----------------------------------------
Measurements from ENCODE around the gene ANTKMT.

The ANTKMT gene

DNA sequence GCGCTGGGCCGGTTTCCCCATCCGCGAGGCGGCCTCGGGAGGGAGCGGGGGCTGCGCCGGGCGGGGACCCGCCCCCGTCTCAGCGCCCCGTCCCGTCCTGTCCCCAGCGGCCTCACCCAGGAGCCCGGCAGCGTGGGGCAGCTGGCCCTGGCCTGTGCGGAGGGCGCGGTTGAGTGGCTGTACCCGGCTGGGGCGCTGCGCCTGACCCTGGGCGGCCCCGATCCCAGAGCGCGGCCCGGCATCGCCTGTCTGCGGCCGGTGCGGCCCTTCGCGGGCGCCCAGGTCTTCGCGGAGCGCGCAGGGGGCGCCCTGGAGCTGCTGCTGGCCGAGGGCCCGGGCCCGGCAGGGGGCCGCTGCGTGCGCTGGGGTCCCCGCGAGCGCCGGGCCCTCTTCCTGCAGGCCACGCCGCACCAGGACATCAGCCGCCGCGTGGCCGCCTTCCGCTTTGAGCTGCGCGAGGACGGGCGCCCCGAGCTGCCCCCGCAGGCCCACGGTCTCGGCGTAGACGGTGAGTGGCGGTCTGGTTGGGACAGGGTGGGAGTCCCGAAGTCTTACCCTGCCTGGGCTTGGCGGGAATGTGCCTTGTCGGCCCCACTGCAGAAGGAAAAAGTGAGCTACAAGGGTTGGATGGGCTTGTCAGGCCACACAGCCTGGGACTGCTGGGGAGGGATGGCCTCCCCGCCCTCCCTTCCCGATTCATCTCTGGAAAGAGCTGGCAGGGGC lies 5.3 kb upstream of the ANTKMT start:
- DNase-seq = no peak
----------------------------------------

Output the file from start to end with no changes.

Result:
Measurements from ENCODE around the gene ANTKMT.

The ANTKMT gene

DNA sequence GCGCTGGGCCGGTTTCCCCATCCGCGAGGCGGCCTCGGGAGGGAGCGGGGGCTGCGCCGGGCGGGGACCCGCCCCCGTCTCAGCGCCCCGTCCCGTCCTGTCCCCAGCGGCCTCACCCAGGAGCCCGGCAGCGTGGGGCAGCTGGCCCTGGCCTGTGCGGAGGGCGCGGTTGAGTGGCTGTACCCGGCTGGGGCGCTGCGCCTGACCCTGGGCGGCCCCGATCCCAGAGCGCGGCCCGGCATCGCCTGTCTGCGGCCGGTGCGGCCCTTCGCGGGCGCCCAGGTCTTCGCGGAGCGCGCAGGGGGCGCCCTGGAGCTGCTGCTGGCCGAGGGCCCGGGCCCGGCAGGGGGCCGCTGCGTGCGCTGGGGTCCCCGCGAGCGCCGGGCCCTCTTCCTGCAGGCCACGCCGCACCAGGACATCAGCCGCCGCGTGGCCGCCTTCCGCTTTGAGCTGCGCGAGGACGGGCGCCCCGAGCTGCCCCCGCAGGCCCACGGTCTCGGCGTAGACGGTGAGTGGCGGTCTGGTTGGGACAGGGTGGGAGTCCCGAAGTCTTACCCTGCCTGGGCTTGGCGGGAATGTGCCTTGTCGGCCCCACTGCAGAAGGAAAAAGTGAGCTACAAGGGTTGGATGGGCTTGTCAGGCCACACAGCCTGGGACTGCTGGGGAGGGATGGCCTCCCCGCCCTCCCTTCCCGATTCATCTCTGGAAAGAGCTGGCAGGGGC lies 5.3 kb upstream of the ANTKMT start:
- DNase-seq = no peak